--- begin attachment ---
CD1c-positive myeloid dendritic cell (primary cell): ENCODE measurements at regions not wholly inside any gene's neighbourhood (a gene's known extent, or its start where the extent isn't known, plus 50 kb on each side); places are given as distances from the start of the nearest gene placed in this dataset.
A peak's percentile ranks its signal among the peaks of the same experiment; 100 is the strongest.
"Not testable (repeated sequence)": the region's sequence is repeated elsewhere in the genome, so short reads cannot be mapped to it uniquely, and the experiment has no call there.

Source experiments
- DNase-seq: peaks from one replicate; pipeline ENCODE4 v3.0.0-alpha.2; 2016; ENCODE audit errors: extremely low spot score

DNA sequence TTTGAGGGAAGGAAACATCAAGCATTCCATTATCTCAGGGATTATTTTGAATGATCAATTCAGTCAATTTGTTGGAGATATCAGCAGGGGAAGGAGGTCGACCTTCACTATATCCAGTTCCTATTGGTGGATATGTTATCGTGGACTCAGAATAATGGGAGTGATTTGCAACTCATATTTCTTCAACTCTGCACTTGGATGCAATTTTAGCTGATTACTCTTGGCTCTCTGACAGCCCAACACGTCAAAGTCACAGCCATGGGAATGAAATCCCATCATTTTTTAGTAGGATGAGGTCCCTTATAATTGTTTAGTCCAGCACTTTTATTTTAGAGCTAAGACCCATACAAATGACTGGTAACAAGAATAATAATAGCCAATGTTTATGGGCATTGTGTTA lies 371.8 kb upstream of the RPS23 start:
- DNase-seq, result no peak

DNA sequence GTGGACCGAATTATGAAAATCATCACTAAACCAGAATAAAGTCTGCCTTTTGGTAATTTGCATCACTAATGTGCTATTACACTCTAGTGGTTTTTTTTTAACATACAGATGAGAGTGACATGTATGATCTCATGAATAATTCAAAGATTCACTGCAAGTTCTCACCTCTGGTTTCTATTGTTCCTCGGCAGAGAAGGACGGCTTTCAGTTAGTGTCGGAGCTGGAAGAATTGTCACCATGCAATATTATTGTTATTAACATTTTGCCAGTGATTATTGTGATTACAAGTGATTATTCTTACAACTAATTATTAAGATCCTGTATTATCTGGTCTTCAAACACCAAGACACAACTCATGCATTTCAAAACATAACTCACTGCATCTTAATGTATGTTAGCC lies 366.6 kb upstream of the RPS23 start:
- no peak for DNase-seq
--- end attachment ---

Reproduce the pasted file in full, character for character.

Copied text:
CD1c-positive myeloid dendritic cell (primary cell): ENCODE measurements at regions not wholly inside any gene's neighbourhood (a gene's known extent, or its start where the extent isn't known, plus 50 kb on each side); places are given as distances from the start of the nearest gene placed in this dataset.
A peak's percentile ranks its signal among the peaks of the same experiment; 100 is the strongest.
"Not testable (repeated sequence)": the region's sequence is repeated elsewhere in the genome, so short reads cannot be mapped to it uniquely, and the experiment has no call there.

Source experiments
- DNase-seq: peaks from one replicate; pipeline ENCODE4 v3.0.0-alpha.2; 2016; ENCODE audit errors: extremely low spot score

DNA sequence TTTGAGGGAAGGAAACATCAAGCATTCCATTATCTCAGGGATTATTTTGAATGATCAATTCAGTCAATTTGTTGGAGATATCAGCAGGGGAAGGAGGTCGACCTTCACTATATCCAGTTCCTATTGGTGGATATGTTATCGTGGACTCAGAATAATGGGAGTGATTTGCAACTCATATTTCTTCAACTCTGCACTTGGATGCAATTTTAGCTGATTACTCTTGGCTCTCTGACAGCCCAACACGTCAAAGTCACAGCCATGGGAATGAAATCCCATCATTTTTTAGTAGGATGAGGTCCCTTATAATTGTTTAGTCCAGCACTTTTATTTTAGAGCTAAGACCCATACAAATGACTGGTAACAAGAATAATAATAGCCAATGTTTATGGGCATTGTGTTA lies 371.8 kb upstream of the RPS23 start:
- DNase-seq, result no peak

DNA sequence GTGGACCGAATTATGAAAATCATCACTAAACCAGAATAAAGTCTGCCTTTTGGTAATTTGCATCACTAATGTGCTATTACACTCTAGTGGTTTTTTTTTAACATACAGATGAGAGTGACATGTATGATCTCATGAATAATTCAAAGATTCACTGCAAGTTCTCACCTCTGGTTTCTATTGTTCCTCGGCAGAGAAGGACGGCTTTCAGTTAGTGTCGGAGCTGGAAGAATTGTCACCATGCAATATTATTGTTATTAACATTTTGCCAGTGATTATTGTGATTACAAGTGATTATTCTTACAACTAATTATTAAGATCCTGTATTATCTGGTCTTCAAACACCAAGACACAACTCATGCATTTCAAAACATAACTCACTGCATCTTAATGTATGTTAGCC lies 366.6 kb upstream of the RPS23 start:
- no peak for DNase-seq